More Merkel, Better Europe

“However the Germans vote on 22 September, Berlin’s attitude to the EU is not going to change much” – Charles Grant

Two weeks ago, Angela Merkel and Peer Steinbrück , leading candidates for German Chancellor,  held an election debate on TV. It was a quiet event, without fanfare or big accusations. There were no negative comments to the policies of budget cuts, rather the opposite. Commenting this with German friends, they told me: “The obsession with the so-called austerity is a problem in other countries, here people understand that budgets must be balanced”.

Merkel ended the debate with a speech that included an interesting sentence: “It’s been four good years “. Counting with a public account surplus, expected growth of 1.7% in 2014, and the lowest level of unemployment in decades, 6.8%, she was right.

Increasing encouraging economicsThe elections, even with different combinations of coalition, will be, with high probability, a success for Merkel. And that’s good. None of the major parties, even assuming a grand coalition, question the spirit of the policies that have been carried out in the past decade. Same as Germany’s support to the European project, but there are important elements that have relevant implications for other countries.Coalition predilection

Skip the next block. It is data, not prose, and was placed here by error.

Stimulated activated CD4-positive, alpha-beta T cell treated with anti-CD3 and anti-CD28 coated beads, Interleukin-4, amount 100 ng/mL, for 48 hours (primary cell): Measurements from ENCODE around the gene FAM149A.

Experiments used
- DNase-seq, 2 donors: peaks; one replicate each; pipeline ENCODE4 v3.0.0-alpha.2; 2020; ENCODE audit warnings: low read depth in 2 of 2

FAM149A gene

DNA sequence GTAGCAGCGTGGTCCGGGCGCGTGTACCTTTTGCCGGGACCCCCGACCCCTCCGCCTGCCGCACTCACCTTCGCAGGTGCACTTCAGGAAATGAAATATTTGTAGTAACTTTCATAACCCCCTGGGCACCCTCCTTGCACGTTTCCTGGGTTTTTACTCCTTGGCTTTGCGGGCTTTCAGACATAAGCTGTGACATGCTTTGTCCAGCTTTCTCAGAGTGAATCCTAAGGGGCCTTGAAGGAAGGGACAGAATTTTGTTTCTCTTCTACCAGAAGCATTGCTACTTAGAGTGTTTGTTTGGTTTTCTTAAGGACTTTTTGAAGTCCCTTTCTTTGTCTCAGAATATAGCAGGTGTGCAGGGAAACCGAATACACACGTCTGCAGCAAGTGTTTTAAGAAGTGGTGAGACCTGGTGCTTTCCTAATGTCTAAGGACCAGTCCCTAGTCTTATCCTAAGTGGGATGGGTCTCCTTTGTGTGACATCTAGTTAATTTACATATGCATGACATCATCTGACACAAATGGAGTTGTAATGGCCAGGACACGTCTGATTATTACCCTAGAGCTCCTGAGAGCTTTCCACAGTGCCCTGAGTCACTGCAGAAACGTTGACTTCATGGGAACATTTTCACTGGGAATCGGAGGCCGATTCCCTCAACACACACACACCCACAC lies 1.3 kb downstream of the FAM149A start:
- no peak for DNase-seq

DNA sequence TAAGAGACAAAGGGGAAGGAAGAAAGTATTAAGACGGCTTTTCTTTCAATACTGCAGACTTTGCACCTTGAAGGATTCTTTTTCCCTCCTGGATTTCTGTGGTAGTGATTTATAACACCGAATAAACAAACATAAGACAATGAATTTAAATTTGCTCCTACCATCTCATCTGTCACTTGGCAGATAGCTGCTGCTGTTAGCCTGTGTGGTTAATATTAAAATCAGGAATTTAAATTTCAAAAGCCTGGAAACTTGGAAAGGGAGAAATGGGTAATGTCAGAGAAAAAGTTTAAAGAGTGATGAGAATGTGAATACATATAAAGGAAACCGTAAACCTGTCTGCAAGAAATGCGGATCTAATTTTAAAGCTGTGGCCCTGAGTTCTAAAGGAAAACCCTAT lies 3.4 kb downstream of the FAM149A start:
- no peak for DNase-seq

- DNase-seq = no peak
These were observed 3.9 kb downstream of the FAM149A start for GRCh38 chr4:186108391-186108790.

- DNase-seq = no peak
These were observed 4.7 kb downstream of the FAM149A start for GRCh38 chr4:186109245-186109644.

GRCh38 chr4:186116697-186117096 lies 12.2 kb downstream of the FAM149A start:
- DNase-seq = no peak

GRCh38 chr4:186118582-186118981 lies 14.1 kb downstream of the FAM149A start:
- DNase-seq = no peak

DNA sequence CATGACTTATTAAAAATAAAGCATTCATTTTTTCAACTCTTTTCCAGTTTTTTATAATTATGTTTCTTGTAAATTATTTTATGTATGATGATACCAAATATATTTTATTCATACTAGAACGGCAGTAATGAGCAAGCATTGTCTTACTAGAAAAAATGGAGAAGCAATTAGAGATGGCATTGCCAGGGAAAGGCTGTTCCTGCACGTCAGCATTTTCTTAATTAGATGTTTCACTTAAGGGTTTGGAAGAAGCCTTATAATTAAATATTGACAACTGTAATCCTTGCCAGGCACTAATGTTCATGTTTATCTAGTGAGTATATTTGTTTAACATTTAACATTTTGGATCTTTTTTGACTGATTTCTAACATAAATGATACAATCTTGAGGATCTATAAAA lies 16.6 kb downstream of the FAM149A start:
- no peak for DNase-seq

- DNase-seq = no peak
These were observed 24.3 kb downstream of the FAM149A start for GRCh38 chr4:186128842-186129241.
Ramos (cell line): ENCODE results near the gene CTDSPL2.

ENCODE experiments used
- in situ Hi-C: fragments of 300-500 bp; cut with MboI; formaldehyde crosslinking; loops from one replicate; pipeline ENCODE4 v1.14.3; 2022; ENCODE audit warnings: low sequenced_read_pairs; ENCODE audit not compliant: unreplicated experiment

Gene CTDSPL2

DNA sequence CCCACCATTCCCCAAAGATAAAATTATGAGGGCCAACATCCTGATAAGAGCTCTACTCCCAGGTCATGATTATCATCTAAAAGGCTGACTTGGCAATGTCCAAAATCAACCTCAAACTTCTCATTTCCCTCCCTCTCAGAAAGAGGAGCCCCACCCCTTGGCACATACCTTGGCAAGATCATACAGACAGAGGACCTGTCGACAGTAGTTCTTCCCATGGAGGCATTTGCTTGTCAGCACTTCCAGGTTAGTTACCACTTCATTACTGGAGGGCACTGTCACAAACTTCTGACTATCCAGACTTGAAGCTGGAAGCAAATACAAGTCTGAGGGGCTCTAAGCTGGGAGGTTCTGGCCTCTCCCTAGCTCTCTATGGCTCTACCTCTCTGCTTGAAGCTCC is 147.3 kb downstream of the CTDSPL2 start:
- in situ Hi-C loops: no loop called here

• The Banking Union: the model that is being sold in the peripheral countries seems like a kind of idyllic solution to a bloated banking system (320% of GDP in Europe) with significant capitalization problems, but in Germany this banking union is rightly considered ‘debt monetization through the back door” and cannot be pushed forward while banks have still not carried out the necessary recapitalization processes, including the German ones.
  • Energy Policy: There has been a great controversy in Germany about the huge increase in electricity tariffs to consumers due to giant solar subsidies. After 100 billion euros in subsidies, final tariffs to consumers have risen by 50% between 2008 and 2013, with the green component (EEG) more than doubling. Merkel is already considering cuts to subsidies and there are strong concerns about the risk of social exclusion for citizens after cutting supply to 60,000 customers who could not pay the exorbitant bills. This can have serious implications on the energy policy of the European Union, directing it towards competitiveness instead of climate change targets.